That's a lot to keep in your head at one time. I joked online when a writer complained about how hard it was to keep all the structure of a novel in his head: That's why we write them down.
It's true. Homer may have been able to recite The Odyssey at will, but ask a writer what she did to the protagonist in her third novel and she may look like a deer in the headlights. (Yes, the same deer that she almost hit on her first driving lesson, above). I make extensive use of temporary, very descriptive chapter headings, and occasional Post-It note outlines on a big piece of foam board, to keep track. I am very thankful that Scrivener has a strong search function that highlights all the chapters with a character's name, or how many times Jay calls someone "shitbird". It really helps. But you don't need a laptop or apps to write. Pen and paper still works, and you can write little 3"x5" cards with notes, tag pages with different color Post-Its, or simply scribble in the margins for notes. I know one writer with a couple novels published and dozens of stories, all written on his iPhone during breaks from work. Many writers swear by writing in longhand and editing as they type it up. You need to find what works for you. George Pelecanos writes for four hours in the morning and edits what he wrote every night. Others write at night, sleep on it, and edit it in the morning before they plunge on to the next chapters.
But how do you know what needs revision?
Well, that's a skill you pick up by reading. I mentioned the editors who sent me great notes. Those stick with you. If you find yourself critical of stories and books that you read, you have to learn to turn that eye on yourself, Dr. Lecter. It's difficult to be objective about your own work, but the usual advice is to sit on a story for a month or two, until you have the proper perspective. Meaning you look at it like something other than "the greatest story I have ever written or that can ever be written, that will make me rich enough to hire James Patterson to write for me."
Because that can be a thing. Enthusiasm is great, it can be infectious. Sometimes you need it to blast out a certain story. One that I wrote for Holly West's upcoming Go-Go's themed anthology is from the perspective of a sixteen year old high school girl, and I wrote it not long after four high school graduates crashed at our apartment. I remembered how they interacted, some of the slang they used, what they talked about. I wrote that story mostly in a hotel room in New Orleans with the flu, instead of going to a wedding. Fireworks were going off over the Mississippi for the city's 300th anniversary celebration, I was learning that even room service food in New Orleans is better than most food anywhere else, and I had the idea for my story, so I stayed up chugging Mucinex and taking Tamiflu and made the best of Flu Orleans.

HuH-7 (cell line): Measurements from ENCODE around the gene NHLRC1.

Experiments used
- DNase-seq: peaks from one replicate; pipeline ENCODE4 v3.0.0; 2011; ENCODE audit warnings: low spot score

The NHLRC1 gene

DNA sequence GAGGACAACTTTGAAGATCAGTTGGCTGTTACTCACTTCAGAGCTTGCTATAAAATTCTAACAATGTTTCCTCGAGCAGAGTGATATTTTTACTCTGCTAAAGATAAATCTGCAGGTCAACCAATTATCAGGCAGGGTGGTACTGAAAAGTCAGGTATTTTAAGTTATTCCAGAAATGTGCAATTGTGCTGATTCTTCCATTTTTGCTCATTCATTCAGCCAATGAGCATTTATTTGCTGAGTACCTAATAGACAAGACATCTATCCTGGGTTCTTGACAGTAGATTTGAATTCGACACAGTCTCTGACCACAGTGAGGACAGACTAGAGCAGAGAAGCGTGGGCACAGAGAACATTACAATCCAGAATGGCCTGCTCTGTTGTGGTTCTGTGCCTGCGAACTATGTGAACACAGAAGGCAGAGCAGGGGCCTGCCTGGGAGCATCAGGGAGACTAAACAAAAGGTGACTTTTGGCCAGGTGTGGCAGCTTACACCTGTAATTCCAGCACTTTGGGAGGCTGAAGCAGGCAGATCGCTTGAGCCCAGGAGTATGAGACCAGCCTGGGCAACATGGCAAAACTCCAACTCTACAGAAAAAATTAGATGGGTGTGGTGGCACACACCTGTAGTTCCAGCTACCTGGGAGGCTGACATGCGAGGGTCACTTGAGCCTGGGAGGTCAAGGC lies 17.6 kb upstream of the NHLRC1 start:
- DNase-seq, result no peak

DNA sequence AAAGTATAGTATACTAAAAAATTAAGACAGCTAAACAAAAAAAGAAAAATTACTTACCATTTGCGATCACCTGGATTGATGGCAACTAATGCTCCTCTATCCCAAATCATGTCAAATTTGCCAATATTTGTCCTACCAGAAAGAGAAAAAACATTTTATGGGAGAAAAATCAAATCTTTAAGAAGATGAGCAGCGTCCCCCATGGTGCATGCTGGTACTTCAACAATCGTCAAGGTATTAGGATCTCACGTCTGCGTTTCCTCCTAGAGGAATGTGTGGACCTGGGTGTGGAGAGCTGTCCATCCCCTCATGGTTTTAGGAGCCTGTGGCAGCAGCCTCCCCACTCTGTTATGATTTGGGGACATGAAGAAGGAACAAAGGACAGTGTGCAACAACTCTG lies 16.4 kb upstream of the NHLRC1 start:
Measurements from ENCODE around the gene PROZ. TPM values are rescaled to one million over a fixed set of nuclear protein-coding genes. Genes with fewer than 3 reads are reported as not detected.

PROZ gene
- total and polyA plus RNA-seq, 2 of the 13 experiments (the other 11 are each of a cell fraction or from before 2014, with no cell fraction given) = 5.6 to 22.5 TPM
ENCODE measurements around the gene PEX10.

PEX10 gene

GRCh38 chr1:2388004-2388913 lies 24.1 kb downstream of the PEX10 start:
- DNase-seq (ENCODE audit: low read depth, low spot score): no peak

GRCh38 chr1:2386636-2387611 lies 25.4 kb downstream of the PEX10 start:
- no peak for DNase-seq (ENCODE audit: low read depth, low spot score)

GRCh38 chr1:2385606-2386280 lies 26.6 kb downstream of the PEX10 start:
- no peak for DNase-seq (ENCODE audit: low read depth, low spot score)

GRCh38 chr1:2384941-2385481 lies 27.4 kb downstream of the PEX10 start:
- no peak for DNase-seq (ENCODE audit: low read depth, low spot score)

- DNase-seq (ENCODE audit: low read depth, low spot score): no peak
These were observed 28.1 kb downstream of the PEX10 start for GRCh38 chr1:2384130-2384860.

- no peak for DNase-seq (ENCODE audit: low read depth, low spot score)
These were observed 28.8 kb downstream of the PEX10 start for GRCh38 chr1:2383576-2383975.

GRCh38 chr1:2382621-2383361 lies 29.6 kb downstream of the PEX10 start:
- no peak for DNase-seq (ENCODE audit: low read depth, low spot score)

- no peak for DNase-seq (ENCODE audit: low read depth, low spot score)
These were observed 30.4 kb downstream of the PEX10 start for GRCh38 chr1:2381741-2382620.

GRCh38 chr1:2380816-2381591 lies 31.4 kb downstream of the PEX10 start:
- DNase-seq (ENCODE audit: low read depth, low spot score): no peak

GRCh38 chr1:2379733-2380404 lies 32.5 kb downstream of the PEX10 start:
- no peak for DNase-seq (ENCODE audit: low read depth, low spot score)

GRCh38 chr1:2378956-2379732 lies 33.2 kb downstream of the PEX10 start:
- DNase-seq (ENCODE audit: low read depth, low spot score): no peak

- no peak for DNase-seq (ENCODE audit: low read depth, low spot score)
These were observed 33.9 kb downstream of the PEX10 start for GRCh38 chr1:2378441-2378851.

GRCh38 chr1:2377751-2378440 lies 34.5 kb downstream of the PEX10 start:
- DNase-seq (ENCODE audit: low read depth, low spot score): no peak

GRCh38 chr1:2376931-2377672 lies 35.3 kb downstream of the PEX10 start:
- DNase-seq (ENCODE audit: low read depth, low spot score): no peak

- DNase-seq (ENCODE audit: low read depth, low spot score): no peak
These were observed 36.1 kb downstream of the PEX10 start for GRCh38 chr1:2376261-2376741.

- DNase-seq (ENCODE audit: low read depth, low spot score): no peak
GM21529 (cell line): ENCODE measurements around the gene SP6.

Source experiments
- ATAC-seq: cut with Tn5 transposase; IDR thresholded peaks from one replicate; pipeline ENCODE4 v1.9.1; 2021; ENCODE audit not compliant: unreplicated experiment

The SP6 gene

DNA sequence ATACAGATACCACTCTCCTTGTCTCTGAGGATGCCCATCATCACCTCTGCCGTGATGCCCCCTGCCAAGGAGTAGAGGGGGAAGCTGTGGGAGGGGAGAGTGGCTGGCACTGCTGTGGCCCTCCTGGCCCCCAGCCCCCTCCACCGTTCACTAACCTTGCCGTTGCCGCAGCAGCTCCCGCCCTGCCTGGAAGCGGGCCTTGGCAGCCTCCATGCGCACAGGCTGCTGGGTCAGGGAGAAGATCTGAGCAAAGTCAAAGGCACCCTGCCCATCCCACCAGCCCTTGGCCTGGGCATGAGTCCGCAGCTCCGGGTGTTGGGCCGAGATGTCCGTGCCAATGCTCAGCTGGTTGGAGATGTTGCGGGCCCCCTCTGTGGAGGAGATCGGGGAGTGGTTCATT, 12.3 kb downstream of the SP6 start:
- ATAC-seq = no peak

And I edited the hell out of it later when I got home and wasn't sick. It was pretty clean, but I made it less confusing, cut out the tangents, and tightened up the jokes. Holly loved it. And I am grateful. A tougher edit was for a story for Down & Out Magazine, edited by Rick Ollerman. He is a tough editor, but he knows how to write a damn good story, and how to improve yours. I wanted to write something original for the first issue of Down & Out, because I was excited. But I was also in the middle of a novel. I had an idea I'd been kicking around that was for a flash story, and figured I could stretch it out. I didn't edit it as strongly as I should have, and Rick made that clear. He caught a bunch of sloppy writing and helped me clean it up. Now it's one of my favorite stories, and we got a lot of great feedback about it when the magazine dropped. And I have some even better news that I will save for later, but Rick helped make that one striking story.
It can be tougher when you get rejections and don't know why. But that's another story. If you can be professional and polite, you can always ask. But be warned, editors are used to getting hate mail for rejections, so mind your tone. I wouldn't ask unless it gets rejected by multiple markets, or the market you are sure is perfect for it--because you read every issue, don't you?--because sometimes the answer is "it just didn't grab me." A good story won't sell everywhere. The flip side to editing is the old "writer's curse." When you can't read for pleasure because you find yourself picking the book apart. I find most of that to be personal, projecting your own anger at the tough work of editing your own writing onto others. "This book isn't that great! I would've done this! and they overuse the word 'murmur'!" Sure, it may have been improved by another edit, and I've read plenty of published novels that would have, but sometimes you have to understand that it's the best book they could come up with, and forgive their trespasses. And your own. Writing is a skill and an art. You may have natural artistic ability, but skills are improved upon with hard work and experience. Which means failing sometimes. And it happens to all of us.